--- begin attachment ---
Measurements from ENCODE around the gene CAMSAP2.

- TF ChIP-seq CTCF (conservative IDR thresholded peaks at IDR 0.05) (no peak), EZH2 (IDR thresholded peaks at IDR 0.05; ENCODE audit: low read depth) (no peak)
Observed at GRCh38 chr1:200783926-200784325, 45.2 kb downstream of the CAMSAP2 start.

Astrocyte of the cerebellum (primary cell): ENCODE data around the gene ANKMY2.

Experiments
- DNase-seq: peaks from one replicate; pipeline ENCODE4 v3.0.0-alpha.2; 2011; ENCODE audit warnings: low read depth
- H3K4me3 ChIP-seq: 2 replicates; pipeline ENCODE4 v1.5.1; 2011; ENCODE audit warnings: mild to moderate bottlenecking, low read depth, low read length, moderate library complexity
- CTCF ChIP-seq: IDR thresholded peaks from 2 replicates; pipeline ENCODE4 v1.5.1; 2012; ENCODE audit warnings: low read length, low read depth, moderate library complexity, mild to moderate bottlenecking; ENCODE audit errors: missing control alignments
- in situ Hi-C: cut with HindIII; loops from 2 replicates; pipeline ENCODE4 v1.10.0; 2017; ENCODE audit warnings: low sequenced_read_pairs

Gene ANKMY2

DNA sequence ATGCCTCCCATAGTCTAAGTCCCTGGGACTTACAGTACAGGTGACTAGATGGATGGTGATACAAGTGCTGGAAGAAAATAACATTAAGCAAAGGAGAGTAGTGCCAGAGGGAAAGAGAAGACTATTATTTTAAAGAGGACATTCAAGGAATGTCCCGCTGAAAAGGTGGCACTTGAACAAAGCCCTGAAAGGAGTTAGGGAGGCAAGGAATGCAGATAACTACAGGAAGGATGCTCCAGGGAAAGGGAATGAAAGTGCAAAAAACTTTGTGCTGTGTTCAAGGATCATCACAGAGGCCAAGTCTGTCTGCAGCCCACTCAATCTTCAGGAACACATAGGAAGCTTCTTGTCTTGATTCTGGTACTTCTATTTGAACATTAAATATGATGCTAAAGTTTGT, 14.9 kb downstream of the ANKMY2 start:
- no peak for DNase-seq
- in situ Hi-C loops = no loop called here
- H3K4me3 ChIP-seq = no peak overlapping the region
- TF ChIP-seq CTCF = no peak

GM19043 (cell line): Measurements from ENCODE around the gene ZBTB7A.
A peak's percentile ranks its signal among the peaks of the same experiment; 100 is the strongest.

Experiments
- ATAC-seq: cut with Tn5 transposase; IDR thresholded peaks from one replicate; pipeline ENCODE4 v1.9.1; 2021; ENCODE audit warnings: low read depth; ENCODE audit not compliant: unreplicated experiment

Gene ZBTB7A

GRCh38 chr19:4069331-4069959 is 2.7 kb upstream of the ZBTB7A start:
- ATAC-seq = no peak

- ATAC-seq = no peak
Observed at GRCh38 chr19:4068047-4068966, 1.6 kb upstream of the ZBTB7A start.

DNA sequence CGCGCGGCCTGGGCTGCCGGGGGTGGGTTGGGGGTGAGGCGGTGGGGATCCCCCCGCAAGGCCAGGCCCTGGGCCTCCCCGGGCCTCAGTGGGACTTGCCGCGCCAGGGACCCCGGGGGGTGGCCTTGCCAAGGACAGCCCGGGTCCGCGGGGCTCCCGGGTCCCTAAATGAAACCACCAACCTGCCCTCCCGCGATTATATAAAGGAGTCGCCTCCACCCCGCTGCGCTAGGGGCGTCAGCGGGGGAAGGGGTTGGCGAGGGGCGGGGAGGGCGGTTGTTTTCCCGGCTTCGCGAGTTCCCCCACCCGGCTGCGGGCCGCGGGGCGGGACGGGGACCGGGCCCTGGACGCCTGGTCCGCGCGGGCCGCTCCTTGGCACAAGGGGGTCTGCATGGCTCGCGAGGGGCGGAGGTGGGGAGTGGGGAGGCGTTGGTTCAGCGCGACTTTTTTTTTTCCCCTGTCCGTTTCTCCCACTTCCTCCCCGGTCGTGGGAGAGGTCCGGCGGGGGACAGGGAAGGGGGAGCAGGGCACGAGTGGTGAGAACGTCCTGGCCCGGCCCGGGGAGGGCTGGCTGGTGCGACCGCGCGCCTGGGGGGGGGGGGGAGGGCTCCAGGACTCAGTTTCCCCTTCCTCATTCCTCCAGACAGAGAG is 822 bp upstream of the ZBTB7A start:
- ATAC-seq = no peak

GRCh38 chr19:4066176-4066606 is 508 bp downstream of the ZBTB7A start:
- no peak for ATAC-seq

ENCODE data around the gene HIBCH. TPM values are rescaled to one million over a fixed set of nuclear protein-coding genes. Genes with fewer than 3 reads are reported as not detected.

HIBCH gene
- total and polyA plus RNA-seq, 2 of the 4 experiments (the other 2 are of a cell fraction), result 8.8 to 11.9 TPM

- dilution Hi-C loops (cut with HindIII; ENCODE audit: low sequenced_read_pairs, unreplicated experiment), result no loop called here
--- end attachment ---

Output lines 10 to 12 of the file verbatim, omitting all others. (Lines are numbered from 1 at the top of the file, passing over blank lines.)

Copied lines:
Gene ANKMY2

DNA sequence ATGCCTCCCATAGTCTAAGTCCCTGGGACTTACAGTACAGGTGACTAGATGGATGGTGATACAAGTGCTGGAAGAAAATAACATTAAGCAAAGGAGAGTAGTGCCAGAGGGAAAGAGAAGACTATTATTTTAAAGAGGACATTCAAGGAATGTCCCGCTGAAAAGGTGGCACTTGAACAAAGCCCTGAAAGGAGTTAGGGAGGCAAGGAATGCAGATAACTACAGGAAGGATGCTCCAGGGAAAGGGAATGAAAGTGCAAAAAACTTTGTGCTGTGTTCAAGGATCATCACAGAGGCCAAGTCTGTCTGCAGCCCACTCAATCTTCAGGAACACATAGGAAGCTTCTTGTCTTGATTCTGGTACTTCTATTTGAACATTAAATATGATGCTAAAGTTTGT, 14.9 kb downstream of the ANKMY2 start:
- no peak for DNase-seq